Disability and Society

Joanna Griffin used her experience as a parent of a disabled child alongside her work as a psychologist to write Day by Daya book that explores what helps, and hinders, parent carers’ emotional wellbeing. Research suggests that mental health, relationships, family life, access to work and leisure activites, as well as finances can be affected. We’re happy to share a short extract directly from the book here:

The reaction of others in our community may be wonderful and supportive or disheartening and ill-informed. Despite the improvements over the last century for those who are disabled, we still have a way to go. Scope’s latest research shows that 87% of parent carers have felt judged by members of the public.

People rarely encounter serious illness, disability and death in their everyday lives. When we do it can make us confront our own frailty and mortality. We realise, first hand, that things can happen to people that make life difficult. Suddenly hospitals, interventions, medications, bodily functions and the limitations of the health, education and social services become part of life. Everyday things, like going to school, can be traumatic for our child. Sometimes when people are exposed to this harsh reality they withdraw, go into denial or become angry. Parents may react this way and it can also be the response from sections of society. 

It may be the first time we have witnessed such prejudice and to see our own child judged through this lens can be shocking and heart-breaking. This may include stares, confused or judgemental looks or comments, as people make assumptions or project their own views, or fears, onto your child and you as a parent. We, as parent carers, may suddenly feel vulnerable to this social reaction combined with our desire to protect our child. It can be eye-opening and a huge learning curve. 

There can be differences in terms of whether your child’s disability is visible or invisible. You may experience varied reactions from others, including family, friends and society as a whole. Developing resilience to these responses is fundamental to coping and avoiding social withdrawal. Society needs to become more accepting of difference. 

Feeling prepared as to how you will deal with others’ reactions can be helpful. Some people stop going out but this is harmful on so many levels. You do not need to hide away: it’s important you connect with others as this is a crucial part of looking after your emotional wellbeing as well as being vital for your child to be out and about.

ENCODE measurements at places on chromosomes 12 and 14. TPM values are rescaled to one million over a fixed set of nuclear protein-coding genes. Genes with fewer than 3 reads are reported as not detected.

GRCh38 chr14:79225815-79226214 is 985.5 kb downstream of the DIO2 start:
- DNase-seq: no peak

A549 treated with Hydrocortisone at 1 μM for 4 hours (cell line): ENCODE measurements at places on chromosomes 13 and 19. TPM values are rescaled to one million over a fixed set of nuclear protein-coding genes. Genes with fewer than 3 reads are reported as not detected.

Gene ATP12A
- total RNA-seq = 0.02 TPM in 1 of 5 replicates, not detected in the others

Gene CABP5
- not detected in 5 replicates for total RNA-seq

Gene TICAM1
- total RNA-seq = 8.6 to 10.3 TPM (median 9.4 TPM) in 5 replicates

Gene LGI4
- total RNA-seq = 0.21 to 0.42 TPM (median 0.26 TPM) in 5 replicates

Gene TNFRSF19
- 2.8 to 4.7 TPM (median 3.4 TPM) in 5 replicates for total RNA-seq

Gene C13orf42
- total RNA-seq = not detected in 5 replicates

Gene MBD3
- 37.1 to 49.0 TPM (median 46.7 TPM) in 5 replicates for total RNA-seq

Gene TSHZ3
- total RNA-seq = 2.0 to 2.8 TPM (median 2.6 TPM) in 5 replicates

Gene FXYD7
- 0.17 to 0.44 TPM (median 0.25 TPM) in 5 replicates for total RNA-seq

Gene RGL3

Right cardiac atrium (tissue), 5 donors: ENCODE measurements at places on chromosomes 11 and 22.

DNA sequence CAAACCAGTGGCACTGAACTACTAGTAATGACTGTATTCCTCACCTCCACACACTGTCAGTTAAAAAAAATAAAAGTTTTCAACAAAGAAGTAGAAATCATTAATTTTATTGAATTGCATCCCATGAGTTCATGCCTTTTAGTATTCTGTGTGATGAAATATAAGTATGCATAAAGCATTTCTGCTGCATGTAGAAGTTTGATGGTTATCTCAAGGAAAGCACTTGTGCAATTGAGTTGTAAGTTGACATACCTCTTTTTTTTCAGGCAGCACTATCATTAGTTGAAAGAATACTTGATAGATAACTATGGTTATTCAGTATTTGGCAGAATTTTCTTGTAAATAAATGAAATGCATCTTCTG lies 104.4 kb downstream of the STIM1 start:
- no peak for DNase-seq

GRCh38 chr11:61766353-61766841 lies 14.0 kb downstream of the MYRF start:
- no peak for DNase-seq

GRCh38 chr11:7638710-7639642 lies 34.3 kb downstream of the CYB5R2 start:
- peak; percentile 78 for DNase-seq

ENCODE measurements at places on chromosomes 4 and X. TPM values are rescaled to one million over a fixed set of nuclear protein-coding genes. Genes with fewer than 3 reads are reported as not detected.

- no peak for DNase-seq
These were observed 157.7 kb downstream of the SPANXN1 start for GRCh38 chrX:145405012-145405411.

Sometimes you may not feel strong enough to deal with this aspect of parenting – perhaps take someone else along with you to help or share your worries. Your child is your priority, not the views of a stranger. Having a stock response ready for comments from others can help. 

Finding places that are fully inclusive and welcoming to children with special needs, such as relaxed, autism-friendly performances at the cinema or theatre or Special Children’s Days at zoos, help create a sense of community and acceptance. I notice my own stress levels, and that of other parents, being much lower when attending such events where my son is very happy. These days highlight the need for a more inclusive world as well as illustrating how little it takes from organisations or communities to make this inclusivity a reality for families. 

In parallel to the societal changes required, we can also change our internal world, over time, to become more accepting of ourselves and our situation. We develop a thicker skin and gain a wider perspective of what is really important in life. This is part of a growing awareness, resilience and expertise that many parents of disabled children develop. We become our child’s best advocate, as well as championing difference, tolerance and acceptance more widely. 

Day by Day: Emotional Wellbeing in Parents of Disabled Children by Joanna Griffin is priced at £14.99 and is available now.

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